The Mooseman is an atmospheric 2D adventure title self published and developed by a small team based in Perm, Russia known as Morteshka.
Title: The Mooseman
Platform: PlayStation 4
Game Version: Final
Review Copy: Provided by Publisher
Available on Steam, PlayStation Store, Microsoft Store, Nintendo Switch eShop
Set in the lands of the ancient Chud’ tribes of Perm, you control the titular mythological character, as he journeys through the three layers of the universe: the lower world, middle world, and upper world, in order to restore the divine flame and bring balance to the universe once again.
The main mechanic used to solve puzzles is a mask which can be switched on and off with the press of a button. This mask allows the Mooseman to see that which cannot be seen by mortal eyes, such as spirits and certain parts of each puzzle, and allows him to phase through certain surfaces as well. Once these spirits can be seen, they can be used to solve puzzles by moving in the correct direction or having them follow you. It’s self explanatory for the most part, except for the few occurrences where these moving spirits had slightly altered behavior.
Idols are lighted as you pass them and are used as save points as well as places where you can learn about recently seen objects or the creatures you have just encountered. I found myself stopping often to learn about some of the creatures and objects I had just passed by, as well as the bigger creatures I had to escape from. It felt more interesting knowing the exact reasons why they would chase the mooseman, rather than it just being because they were big scary enemies meant to chase the player, and helped give more depth to the world.
The divine flame the Mooseman obtains a little while into the game can also be used to his advantage, as it will protect from enemies which will otherwise defeat him as soon as they touch him. The flame extinguishes once used, but can be quickly reignited. This only protects the Mooseman from smaller enemies though, and bigger enemies must be dealt with in more clever ways, using the surrounding environment to hide and/or escape from them.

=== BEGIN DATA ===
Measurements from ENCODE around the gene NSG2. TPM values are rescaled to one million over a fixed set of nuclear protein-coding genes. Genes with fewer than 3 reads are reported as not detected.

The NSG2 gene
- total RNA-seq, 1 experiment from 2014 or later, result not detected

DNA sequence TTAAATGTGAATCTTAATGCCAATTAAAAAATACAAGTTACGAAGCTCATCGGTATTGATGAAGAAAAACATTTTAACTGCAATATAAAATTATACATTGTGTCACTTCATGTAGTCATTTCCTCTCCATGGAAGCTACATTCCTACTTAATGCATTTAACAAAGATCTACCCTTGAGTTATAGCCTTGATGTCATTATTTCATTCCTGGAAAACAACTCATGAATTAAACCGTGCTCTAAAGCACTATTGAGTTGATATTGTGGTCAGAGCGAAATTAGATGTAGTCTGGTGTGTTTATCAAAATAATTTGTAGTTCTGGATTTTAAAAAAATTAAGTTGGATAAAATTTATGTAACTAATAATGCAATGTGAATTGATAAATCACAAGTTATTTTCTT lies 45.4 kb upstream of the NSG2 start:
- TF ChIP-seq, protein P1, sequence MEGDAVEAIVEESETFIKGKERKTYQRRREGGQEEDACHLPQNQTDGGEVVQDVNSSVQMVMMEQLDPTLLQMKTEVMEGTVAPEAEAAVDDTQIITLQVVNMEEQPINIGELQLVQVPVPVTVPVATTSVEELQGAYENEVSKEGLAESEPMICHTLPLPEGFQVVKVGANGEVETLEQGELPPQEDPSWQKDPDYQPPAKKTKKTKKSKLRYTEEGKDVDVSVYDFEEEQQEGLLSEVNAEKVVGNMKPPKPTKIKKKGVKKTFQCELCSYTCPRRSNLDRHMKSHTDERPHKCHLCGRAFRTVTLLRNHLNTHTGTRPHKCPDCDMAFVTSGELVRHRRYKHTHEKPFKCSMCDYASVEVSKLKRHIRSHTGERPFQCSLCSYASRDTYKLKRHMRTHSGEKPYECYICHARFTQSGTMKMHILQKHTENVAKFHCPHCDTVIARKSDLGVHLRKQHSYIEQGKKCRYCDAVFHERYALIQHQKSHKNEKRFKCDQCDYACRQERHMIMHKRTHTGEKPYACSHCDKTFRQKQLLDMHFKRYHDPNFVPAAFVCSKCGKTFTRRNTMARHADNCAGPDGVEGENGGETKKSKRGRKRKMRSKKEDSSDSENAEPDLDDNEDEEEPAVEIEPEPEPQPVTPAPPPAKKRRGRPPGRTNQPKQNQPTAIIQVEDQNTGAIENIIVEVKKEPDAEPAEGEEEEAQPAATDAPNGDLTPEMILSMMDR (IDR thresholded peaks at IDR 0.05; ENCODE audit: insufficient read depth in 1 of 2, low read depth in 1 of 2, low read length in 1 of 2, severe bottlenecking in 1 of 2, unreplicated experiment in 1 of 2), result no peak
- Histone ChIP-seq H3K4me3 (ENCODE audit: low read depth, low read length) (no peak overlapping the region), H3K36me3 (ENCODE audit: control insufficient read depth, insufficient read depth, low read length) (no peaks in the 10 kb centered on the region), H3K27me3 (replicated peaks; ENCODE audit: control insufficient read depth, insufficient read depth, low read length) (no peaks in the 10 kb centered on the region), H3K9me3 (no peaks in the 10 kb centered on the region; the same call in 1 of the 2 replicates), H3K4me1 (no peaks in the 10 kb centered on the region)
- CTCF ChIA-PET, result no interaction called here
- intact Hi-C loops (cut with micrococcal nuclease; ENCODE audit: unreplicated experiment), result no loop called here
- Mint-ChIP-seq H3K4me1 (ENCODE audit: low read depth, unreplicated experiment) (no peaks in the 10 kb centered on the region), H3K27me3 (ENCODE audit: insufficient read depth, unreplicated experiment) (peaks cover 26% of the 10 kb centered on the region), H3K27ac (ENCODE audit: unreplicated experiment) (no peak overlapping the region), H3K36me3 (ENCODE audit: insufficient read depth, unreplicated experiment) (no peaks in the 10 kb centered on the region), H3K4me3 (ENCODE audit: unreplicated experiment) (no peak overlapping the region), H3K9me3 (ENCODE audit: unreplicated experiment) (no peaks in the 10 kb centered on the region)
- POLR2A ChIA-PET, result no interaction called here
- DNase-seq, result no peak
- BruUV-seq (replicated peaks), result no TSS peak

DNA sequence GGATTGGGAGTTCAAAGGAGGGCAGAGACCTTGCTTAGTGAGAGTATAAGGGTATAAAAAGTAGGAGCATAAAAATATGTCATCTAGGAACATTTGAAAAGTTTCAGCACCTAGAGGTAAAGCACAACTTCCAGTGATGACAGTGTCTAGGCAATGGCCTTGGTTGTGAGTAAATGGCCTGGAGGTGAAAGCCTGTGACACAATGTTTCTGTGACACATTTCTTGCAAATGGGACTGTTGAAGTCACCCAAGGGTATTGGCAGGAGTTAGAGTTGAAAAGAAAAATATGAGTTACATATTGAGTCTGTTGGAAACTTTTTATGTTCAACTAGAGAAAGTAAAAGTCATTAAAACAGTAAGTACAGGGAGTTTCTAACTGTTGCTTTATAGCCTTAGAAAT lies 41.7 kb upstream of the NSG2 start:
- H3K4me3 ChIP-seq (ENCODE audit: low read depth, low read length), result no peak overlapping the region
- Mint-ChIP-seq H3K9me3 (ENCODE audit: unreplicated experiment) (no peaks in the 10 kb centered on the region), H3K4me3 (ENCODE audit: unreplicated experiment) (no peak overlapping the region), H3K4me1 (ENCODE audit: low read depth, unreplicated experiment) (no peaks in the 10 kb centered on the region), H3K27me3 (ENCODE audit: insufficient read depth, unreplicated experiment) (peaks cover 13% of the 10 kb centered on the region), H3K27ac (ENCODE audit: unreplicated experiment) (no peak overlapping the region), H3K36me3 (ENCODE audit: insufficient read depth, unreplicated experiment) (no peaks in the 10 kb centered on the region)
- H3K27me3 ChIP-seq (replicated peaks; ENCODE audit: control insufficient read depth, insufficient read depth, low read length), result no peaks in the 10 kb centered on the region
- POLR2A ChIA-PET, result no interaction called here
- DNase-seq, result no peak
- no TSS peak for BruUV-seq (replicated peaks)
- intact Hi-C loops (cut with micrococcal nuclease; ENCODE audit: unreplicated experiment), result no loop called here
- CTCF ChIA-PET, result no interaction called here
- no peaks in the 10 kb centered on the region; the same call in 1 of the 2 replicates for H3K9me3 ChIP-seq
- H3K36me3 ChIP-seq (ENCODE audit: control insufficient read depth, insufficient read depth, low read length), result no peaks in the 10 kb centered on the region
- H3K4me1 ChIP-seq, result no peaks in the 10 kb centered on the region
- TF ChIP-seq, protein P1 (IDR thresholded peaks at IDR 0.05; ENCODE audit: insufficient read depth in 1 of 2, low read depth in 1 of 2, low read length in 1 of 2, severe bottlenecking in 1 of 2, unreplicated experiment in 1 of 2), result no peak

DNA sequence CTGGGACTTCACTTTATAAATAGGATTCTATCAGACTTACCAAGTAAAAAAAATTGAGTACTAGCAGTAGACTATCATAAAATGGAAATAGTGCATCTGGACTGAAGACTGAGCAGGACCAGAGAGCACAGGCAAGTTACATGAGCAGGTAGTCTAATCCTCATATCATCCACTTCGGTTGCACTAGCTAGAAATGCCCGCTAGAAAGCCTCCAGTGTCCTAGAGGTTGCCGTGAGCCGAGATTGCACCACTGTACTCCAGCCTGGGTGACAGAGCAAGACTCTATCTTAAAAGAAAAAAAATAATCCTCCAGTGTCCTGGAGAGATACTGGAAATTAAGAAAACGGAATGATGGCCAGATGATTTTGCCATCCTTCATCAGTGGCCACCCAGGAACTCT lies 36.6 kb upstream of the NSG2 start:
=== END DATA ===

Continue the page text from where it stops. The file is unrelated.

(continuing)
One thing I found is that most puzzles were on the easy side, perhaps too much so, while the most difficult puzzles just required proper timing. There aren’t really enough mechanics introduced to make puzzles with more depth, but it would have been interesting to see more creative ways to use the mechanics which were already there, rather than getting just a small taste of it.
The art style featured in The Mooseman is a gorgeous mixture of white, black, and grey, conveying a similar appearance to ancient art work or cave drawings . Although the bright whites and dark blacks go well together with the grey background, sometimes it can be difficult to see everything on the screen without either putting the mask on or taking it off. Wearing the mask will also change the color of some objects from black to white, so this can either help or hinder the player depending on what section they’re in
The music was done by Mikhail Shvachko and performed by the student choir of Perm Krai College of Arts and Culture , and based on folk komi music. The soundtrack adds a proper and distinct feel to the atmosphere, and it may not be the most notable soundtrack, but it serves its purpose and its obvious that plenty of care was put into its creation. The soundtrack is also available to listen to on Soundcloud. The few sections of vocal audio featured in the game were also actually spoken by a native speaker of the komi-permian language.
Overall, The Mooseman is a great choice for those who would prefer a short experience (around two hours) and would like to learn more about a lesser known mythology. It may not have as much to offer as similar games, but you can easily tell that plenty of care went in to its creation and properly representing an ancient culture. The music and art style alone make it an intriguing experience for any player interested in the subject matter.
The Mooseman is available for PC, PlayStation 4, Xbox One, and Nintendo Switch.
A demo is available for PC, Mac, and Linux.